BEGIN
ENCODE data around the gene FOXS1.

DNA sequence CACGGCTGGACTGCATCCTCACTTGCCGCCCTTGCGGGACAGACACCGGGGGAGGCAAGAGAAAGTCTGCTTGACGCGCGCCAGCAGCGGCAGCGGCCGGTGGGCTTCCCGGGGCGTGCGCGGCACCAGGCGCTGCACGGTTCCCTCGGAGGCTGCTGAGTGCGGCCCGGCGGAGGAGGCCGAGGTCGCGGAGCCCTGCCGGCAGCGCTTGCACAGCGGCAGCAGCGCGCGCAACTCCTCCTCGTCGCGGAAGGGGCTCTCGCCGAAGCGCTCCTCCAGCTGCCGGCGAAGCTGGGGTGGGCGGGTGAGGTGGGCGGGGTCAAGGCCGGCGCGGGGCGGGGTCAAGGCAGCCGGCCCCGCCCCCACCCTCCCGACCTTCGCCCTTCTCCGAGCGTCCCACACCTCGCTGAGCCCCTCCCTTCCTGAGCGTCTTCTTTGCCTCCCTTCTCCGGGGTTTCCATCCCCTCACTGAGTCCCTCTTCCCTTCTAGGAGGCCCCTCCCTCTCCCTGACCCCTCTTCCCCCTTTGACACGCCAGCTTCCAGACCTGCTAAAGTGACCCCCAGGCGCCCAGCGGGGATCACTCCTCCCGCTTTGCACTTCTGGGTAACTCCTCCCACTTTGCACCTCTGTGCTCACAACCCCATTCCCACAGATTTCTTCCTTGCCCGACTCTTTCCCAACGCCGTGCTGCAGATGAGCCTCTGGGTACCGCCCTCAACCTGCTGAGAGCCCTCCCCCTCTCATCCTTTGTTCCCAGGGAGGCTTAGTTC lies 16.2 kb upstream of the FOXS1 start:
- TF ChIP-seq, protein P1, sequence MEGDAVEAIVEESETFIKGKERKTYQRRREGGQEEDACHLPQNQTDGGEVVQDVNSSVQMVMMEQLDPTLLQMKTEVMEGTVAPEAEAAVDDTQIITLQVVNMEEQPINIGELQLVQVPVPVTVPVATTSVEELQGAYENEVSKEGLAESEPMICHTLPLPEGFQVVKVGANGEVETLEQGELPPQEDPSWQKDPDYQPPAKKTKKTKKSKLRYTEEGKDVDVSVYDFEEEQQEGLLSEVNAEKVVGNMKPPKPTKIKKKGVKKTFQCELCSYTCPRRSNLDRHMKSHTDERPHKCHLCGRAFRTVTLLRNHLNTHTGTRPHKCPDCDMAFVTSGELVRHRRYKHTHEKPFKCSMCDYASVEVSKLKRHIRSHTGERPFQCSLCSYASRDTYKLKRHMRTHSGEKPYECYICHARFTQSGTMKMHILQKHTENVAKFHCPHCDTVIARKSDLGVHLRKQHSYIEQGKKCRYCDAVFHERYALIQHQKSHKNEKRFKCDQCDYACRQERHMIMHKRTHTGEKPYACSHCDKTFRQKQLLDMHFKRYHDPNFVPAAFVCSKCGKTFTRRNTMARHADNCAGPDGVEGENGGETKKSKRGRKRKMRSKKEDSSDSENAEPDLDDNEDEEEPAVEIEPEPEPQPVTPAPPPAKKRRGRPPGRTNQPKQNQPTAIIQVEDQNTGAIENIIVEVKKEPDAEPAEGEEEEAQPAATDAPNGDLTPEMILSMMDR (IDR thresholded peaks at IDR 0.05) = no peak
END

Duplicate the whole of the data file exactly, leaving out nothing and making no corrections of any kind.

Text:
ENCODE data around the gene FOXS1.

DNA sequence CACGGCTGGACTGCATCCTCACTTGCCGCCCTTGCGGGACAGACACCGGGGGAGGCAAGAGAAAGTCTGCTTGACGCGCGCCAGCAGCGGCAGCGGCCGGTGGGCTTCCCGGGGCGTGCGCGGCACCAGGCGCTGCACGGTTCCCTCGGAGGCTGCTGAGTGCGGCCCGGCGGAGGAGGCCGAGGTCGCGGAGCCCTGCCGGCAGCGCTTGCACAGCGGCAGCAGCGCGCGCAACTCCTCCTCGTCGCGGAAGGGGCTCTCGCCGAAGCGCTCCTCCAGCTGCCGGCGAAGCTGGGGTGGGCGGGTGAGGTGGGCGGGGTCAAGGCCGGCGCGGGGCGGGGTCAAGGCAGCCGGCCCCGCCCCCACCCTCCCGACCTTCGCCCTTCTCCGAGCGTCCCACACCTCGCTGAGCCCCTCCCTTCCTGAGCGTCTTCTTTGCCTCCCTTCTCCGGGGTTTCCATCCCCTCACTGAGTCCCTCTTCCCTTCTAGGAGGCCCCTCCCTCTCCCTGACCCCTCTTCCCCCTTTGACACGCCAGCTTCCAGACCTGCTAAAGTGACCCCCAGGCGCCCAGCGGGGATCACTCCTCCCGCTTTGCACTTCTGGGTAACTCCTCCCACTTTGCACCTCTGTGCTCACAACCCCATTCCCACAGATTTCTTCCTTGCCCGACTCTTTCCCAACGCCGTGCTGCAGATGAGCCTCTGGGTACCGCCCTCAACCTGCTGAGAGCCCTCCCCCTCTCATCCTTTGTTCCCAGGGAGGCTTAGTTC lies 16.2 kb upstream of the FOXS1 start:
- TF ChIP-seq, protein P1, sequence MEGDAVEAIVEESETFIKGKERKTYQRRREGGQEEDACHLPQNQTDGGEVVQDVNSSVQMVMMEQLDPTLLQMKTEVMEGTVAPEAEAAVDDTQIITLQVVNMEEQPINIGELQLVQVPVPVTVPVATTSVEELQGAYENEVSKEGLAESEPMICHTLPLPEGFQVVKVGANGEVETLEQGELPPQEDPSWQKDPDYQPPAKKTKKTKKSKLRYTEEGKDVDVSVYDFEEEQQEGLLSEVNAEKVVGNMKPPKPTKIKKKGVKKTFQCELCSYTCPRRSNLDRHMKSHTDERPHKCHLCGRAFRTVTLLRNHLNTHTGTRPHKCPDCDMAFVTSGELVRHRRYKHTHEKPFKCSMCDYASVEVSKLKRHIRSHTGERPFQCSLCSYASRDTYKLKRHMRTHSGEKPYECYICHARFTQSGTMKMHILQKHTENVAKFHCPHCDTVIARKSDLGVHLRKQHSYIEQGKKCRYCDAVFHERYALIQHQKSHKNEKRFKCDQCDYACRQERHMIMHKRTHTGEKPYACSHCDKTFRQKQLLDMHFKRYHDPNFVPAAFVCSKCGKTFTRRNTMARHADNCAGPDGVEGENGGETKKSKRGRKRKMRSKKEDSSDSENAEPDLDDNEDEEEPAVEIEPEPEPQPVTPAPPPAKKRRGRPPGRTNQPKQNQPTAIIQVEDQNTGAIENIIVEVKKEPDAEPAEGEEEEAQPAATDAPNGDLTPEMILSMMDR (IDR thresholded peaks at IDR 0.05) = no peak